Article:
This is a particularly poignant time to engage with Pakistani sculptor Adeela Suleman’s artistic offerings. To look at her work, to understand it, absorb it, brings forth intense optimism with every inhalation. And with every exhalation, a churning distress.

You could think of Suleman as a Karachi woman. Karachi-main, to emphasise how deeply rooted she is in one of the most pulsating cities in the world. It is also a real-life urban, Gangs of Wasseypur kind of place, embroiled also in the conflicts of the larger space.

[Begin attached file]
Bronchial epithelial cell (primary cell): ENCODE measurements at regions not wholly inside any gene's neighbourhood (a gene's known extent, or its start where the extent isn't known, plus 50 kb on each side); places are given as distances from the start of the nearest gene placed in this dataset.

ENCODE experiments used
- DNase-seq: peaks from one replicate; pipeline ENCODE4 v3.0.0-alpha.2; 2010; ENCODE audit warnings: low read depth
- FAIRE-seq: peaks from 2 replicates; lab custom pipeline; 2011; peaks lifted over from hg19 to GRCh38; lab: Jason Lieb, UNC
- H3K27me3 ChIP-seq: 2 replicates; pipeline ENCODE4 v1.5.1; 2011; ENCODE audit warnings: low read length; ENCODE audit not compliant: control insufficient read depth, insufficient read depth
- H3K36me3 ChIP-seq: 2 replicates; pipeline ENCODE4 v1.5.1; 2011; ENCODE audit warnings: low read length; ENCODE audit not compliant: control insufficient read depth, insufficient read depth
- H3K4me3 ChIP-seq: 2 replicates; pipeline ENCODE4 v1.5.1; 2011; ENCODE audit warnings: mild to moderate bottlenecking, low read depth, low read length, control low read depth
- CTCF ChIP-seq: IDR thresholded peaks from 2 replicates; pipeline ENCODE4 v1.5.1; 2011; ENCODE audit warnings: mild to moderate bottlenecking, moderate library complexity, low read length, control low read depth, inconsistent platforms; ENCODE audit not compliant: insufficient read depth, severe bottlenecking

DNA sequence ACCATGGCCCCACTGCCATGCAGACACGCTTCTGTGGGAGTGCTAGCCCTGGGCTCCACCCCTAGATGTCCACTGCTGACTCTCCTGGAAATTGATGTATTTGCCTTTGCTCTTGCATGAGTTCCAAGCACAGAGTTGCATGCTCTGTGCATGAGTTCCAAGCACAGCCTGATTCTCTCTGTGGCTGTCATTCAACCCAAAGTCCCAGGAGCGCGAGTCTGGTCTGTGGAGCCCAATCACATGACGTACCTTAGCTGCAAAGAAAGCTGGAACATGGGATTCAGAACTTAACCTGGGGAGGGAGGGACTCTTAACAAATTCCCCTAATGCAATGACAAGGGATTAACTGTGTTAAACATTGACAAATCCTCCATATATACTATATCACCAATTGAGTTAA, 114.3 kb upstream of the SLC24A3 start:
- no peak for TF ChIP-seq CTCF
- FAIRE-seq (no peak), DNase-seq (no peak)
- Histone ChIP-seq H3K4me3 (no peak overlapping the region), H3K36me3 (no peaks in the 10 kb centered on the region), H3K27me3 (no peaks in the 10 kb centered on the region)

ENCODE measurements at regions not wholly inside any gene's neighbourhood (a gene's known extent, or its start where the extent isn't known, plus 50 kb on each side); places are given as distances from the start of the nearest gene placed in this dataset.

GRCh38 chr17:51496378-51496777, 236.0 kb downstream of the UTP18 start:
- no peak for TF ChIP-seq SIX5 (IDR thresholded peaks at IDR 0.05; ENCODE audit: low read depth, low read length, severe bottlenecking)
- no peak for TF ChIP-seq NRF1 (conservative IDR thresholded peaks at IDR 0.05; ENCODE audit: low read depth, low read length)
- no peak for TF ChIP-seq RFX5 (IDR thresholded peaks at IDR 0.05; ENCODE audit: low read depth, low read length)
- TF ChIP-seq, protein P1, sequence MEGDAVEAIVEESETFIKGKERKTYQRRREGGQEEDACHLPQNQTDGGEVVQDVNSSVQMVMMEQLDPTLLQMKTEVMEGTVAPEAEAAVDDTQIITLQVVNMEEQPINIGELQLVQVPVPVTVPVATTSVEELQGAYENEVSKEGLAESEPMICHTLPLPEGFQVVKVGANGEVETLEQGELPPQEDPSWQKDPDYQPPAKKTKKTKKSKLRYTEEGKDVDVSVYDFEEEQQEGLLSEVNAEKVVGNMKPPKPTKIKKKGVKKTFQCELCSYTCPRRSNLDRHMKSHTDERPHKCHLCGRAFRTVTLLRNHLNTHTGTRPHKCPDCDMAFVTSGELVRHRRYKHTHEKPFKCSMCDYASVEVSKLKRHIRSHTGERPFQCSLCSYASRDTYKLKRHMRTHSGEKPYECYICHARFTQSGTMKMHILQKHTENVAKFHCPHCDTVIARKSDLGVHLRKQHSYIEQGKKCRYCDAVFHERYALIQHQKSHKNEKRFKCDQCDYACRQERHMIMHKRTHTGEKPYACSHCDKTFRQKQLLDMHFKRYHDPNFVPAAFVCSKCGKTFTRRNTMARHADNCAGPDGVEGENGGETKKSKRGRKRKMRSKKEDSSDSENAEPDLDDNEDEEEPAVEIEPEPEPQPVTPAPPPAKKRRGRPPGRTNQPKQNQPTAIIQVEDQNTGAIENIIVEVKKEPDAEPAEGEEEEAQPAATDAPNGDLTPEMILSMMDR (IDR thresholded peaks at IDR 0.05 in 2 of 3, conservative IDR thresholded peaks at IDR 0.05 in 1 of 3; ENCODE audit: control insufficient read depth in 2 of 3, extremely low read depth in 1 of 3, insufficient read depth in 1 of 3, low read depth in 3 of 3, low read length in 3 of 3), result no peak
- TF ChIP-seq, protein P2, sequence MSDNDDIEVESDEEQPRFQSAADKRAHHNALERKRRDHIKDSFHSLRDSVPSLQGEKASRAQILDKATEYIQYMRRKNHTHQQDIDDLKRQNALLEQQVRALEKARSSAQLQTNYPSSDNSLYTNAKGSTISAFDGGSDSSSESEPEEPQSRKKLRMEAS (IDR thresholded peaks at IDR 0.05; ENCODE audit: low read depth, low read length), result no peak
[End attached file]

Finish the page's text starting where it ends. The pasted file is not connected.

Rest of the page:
When the Soviets invaded Afghanistan in 1979, the Mujahiddin were brought to life to combat them. When the Soviets retreated, the Taliban was born. This was the early 1990s. By the time 9/11 happened a decade later, Karachi was in the bloody embrace of local ethnic warfare, laced with militancy.

It was also a quintessentially South Asian megacity: bursting at the seams with people, while simultaneously imploding with patriarchy. Then, the shadow of the Twin Towers darkened Karachi’s skies. Some Talibans, too, made it their home. Not too long ago, Pakistan’s most cosmopolitan city was also considered its most violent. But this is Suleman’s home, her muse: a mass of buzzing urbanity, often absorbing the aftershocks of the violent…

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